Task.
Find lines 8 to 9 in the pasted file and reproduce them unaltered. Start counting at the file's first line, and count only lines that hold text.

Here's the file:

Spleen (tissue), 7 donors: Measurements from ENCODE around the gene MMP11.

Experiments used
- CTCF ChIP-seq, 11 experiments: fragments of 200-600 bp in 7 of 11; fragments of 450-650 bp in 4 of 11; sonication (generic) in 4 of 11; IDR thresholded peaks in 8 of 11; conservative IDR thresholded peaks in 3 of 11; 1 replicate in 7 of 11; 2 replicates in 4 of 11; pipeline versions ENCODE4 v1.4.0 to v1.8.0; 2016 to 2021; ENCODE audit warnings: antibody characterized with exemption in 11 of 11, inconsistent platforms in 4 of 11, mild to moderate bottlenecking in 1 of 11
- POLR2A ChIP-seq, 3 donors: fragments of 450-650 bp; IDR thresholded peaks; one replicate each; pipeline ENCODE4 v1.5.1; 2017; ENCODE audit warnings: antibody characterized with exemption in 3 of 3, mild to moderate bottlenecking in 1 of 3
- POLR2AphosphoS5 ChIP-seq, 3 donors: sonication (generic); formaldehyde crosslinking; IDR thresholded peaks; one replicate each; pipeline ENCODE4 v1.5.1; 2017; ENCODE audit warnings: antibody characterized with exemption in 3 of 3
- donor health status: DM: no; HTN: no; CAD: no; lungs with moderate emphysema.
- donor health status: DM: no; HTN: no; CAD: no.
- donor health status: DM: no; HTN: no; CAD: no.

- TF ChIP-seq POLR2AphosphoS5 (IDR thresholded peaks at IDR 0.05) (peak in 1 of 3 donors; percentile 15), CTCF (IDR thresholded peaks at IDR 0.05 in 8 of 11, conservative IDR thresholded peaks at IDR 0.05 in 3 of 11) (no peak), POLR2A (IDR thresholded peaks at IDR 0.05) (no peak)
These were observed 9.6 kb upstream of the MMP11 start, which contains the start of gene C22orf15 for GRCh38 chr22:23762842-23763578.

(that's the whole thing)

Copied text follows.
- donor health status: DM: no; HTN: no; CAD: no.

- TF ChIP-seq POLR2AphosphoS5 (IDR thresholded peaks at IDR 0.05) (peak in 1 of 3 donors; percentile 15), CTCF (IDR thresholded peaks at IDR 0.05 in 8 of 11, conservative IDR thresholded peaks at IDR 0.05 in 3 of 11) (no peak), POLR2A (IDR thresholded peaks at IDR 0.05) (no peak)